Worcester, MA (PRWEB)
August 30, 2017
Two separate multimillion dollar grants have been awarded to education researchers studying the impact of ASSISTments, a free web-based learning platform developed at Worcester Polytechnic Institute (WPI) that was previously shown to boost student scores on standardized math tests by approximately 75 percent. The grants, from the Institute for Educational Sciences (IES), part of the U.S. Department of Education, total over $7 million. They will build upon the prior trial to provide a “deeper dive” on ASSISTments.
Large and rigorous randomized controlled trials of online education tools for K-12 education are difficult to conduct and analyze, leaving school administrators with limited information to consult when making important decisions regarding education technology for their districts. The ASSISTments trial, conducted from 2012 to 2014 by SRI Education, a division of SRI International, was important in that it provided hard, comparative evidence of the impact of education technology.
Funded by IES, the study included nearly 3,000 students at 43 public schools in Maine, which, since 2002, has provided every seventh-grade student a laptop. Results published last fall in the journal Aera Open by the American Educational Research Association showed that in the schools using ASSISTments, students learned 75 percent more on a standardized mathematics test, compared to what they would be expected to have learned in a typical school year. In addition, SRI reported that students of lower socio-economic means made the greatest gains among their peers, thus showing ASSISTments helped close persistent achievement gaps.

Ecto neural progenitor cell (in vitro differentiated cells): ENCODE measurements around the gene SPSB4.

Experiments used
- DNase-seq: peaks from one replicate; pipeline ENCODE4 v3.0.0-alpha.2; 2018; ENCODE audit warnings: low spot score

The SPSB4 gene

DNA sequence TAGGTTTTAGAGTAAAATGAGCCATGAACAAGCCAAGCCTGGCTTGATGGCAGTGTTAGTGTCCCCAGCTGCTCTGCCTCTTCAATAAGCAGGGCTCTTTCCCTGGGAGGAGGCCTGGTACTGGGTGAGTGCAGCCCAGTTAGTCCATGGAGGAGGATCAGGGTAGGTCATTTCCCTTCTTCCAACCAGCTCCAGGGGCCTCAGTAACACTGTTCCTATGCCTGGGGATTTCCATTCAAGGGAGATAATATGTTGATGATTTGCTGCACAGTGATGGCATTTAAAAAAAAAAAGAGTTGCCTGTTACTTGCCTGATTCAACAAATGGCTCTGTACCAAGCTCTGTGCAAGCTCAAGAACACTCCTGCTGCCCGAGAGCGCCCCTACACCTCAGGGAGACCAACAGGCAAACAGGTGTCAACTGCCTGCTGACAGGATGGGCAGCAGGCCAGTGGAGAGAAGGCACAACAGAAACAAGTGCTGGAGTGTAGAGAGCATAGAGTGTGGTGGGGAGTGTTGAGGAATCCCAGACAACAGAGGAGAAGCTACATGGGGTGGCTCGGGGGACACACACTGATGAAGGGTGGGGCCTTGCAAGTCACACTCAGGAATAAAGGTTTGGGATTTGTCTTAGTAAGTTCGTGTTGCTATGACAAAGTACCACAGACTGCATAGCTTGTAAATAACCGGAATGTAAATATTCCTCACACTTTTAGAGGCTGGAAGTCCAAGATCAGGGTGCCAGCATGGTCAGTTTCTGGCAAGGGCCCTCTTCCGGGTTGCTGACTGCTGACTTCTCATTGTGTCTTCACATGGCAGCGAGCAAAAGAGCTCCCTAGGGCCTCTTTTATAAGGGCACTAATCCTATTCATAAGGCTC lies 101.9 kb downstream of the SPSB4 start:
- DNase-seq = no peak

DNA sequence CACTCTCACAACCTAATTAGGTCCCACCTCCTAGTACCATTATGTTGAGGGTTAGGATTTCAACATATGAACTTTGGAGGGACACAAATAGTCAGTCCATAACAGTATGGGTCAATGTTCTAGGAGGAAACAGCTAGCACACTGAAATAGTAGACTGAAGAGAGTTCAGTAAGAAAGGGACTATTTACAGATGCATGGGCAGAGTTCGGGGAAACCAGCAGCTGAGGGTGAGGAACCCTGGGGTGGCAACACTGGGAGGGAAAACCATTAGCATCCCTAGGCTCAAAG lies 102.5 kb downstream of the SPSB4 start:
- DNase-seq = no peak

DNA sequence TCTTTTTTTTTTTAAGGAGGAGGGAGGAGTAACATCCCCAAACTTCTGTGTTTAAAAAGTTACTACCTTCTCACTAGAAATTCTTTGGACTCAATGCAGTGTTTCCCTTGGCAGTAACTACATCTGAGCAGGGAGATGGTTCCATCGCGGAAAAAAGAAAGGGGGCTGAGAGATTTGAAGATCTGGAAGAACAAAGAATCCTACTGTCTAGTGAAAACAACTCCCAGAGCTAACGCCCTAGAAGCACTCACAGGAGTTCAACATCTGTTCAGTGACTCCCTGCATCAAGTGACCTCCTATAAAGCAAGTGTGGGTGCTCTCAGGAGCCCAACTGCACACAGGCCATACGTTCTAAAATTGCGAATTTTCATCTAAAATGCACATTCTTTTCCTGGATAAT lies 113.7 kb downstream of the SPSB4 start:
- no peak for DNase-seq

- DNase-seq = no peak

Researchers are now building upon that successful study and expanding it into school districts across the country through the two new IES grants. The first, a four-year, $3.3 million replication project awarded to SRI International, WPI, and North Carolina State University, is intended to analyze mathematics test scores among a more diverse sample of students. It will include nearly 200 teachers and 10,400 seventh-grade students in 66 public middle or junior high…